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The Story of My 'Socialist Kidney'

If a public option works for one disease, there's no reason why Americans shouldn't enjoy the same level of care for all of them.

Editor’s note: A version of this article first appeared on Salon. It has been edited and updated to reflect data from a new U.S. Renal Data Systems report released after the original version appeared.

In the wake of the Senate Finance Committee votes last week against including a public insurance option in health-care reform legislation, it remains to be seen whether any kind of robust public option will ever become a reality in the U.S. I wonder, though, if more of my fellow citizens had ever seen a public option, or “socialized medicine” up close, as I have, whether all Americans wouldn’t be clamoring for the exact same health security I enjoy today.

Last November, a doctor told me I’d inherited from my father a rare form of cystic kidney disease and that I was already in renal failure. Beyond the total devastation I felt upon hearing this news, and despite having health insurance, my greatest fear in those first, foggy days was one that haunts millions of Americans. I was more terrified of being dropped or denied treatment, over some miniscule technicality, than I was of facing the disease. I quickly learned, however, that my diagnosis qualified me for a little-known, existing “public option,” or government health insurance plan. The same program had saved my father’s life, but I was surprised to learn it still existed, despite numerous legislative changes through the decades.

End-stage renal disease is the only long-term, chronic disease classification for which the U.S. government provides insurance coverage, regardless of age or income, having once met Congress’s elusive standard for an unequivocal, moral imperative to provide public-financed health insurance. My family’s history with this disease mirrors exactly the period from 1973 to 2009, during which a government entitlement program has provided access to life-saving dialysis and kidney transplants, treatments previously denied to all but a very privileged few.

The story of the Medicare End-Stage Renal Disease (ESRD) program is illustrative of a government plan urging private insurers to cover more Americans than they ever did when induced solely by market forces or their own good intentions. In today’s political parlance, this translates to a public option “keeping private insurance honest.” This history also presents a cautionary tale of how profit-driven forces chipped away at Medicare ESRD’s effectiveness, resulting in higher treatment costs and worse patient outcomes (compared to other industrial nations) for the nearly 530,000 ESRD patients in the U.S. today.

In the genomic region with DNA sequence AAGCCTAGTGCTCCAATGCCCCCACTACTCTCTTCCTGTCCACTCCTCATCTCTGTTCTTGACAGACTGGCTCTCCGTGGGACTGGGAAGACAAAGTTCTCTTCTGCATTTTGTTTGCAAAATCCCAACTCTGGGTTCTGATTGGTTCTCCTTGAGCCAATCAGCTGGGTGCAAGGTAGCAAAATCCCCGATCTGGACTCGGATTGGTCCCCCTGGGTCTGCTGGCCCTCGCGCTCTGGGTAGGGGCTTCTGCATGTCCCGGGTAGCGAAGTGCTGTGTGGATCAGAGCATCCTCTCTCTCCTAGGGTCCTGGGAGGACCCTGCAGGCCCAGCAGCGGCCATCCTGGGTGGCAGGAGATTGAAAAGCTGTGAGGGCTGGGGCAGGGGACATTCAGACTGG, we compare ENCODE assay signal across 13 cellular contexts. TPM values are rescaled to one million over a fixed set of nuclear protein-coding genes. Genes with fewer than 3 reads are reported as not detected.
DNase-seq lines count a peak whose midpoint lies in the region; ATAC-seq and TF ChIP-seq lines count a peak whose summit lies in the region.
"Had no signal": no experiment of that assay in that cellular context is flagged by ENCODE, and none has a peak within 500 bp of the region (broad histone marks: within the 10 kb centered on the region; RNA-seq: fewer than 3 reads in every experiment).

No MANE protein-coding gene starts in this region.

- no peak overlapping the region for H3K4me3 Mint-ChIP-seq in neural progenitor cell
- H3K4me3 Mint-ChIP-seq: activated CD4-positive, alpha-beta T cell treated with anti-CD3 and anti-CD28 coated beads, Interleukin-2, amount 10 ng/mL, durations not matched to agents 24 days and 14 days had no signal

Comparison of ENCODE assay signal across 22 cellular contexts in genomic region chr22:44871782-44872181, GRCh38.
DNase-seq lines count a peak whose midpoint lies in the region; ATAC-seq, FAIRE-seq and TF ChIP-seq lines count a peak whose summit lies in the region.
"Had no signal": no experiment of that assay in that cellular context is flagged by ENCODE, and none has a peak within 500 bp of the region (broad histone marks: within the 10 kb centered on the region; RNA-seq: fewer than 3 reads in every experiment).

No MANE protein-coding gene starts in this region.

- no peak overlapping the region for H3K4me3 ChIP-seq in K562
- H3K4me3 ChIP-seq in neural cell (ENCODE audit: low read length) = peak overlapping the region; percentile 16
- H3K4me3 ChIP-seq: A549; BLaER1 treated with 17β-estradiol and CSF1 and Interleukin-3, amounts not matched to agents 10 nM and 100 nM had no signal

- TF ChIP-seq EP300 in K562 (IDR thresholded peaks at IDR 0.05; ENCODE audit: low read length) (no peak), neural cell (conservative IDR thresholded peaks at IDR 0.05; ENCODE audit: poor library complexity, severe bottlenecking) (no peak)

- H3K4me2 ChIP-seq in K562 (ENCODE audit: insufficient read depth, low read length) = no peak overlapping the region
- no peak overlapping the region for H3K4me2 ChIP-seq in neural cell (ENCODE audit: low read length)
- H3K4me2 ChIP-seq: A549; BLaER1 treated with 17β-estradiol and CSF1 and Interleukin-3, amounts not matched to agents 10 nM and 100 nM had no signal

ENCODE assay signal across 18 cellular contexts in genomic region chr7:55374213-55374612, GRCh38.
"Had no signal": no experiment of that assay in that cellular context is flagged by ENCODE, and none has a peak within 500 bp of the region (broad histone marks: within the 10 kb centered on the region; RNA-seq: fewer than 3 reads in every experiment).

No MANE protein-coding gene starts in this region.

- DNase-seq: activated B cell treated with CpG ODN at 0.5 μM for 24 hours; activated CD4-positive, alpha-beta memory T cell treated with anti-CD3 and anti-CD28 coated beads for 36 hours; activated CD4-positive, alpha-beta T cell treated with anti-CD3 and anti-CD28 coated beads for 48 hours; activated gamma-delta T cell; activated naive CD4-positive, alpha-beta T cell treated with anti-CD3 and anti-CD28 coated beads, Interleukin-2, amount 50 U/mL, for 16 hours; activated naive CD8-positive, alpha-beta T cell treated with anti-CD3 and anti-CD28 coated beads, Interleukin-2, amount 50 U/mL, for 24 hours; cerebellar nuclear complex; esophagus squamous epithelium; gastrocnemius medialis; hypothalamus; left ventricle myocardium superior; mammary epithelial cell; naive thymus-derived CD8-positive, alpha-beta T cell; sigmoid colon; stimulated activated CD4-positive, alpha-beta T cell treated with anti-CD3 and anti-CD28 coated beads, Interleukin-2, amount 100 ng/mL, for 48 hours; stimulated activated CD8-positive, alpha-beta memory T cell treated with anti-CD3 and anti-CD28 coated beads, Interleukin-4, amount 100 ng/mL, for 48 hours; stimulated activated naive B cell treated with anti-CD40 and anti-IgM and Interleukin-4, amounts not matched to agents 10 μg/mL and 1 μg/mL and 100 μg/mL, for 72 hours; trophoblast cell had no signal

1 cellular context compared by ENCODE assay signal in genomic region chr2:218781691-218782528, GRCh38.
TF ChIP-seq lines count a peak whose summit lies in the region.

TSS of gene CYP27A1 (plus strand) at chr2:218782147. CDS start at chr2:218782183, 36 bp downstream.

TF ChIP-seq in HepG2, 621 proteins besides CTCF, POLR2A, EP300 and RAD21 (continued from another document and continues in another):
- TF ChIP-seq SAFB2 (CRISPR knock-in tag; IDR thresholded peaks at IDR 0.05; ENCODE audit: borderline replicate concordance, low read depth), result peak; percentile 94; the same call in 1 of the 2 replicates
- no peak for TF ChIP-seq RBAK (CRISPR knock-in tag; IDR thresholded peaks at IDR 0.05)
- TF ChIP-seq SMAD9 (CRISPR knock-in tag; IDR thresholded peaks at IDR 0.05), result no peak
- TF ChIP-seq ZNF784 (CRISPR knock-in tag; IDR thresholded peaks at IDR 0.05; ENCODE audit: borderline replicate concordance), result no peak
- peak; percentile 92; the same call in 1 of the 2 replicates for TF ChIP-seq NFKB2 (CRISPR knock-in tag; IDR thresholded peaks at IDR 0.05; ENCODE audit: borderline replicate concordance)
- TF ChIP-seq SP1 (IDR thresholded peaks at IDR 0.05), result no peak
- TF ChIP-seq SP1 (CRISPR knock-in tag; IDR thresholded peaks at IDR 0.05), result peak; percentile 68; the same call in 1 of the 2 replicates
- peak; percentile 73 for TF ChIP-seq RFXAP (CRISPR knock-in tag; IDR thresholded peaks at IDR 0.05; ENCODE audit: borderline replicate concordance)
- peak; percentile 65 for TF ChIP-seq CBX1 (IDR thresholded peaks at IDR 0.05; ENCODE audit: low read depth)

In the summer of 1972, my 30-year-old father, Wayne Nix, learned his kidneys were failing. As a high school teacher, with a wife and two little girls to support, his only two choices were death or financial ruin. Doctors at the University of Michigan Medical Center estimated he had six months to live without beginning hemodialysis—a process by which plastic blood lines are connected to the body via needles (usually in the arm), and blood is mechanically pumped out of the body, and circulated through an artificial kidney for three-to-four hours at a time, usually three days a week. Back then, dialysis costs ran between $10,000 and $15,000 a year.

On short-term disability leave from work, with no savings to speak of and a brand new mortgage on a $27,000 house, my father found himself in possession of an employer-provided medical insurance policy with a high deductible and a low lifetime cap on payments for health-care and prescription drugs. With hospital stays, doctor visits, medicines and dialysis costs, my parents quickly approached the dizzying precipice of bankruptcy. To help stem our financial hemorrhaging during those initial months, at my parents’ friends’ parties there would often be the benevolent and anonymous device known in 1970s-Midwest vernacular as the “money-tree”: a small tree branch set in a make-shift pot with ten- and twenty-dollar bills fastened with twist-ties, like so many leaves. Even as my father hoped for a transplant, though, he knew there would be no money to pay for it.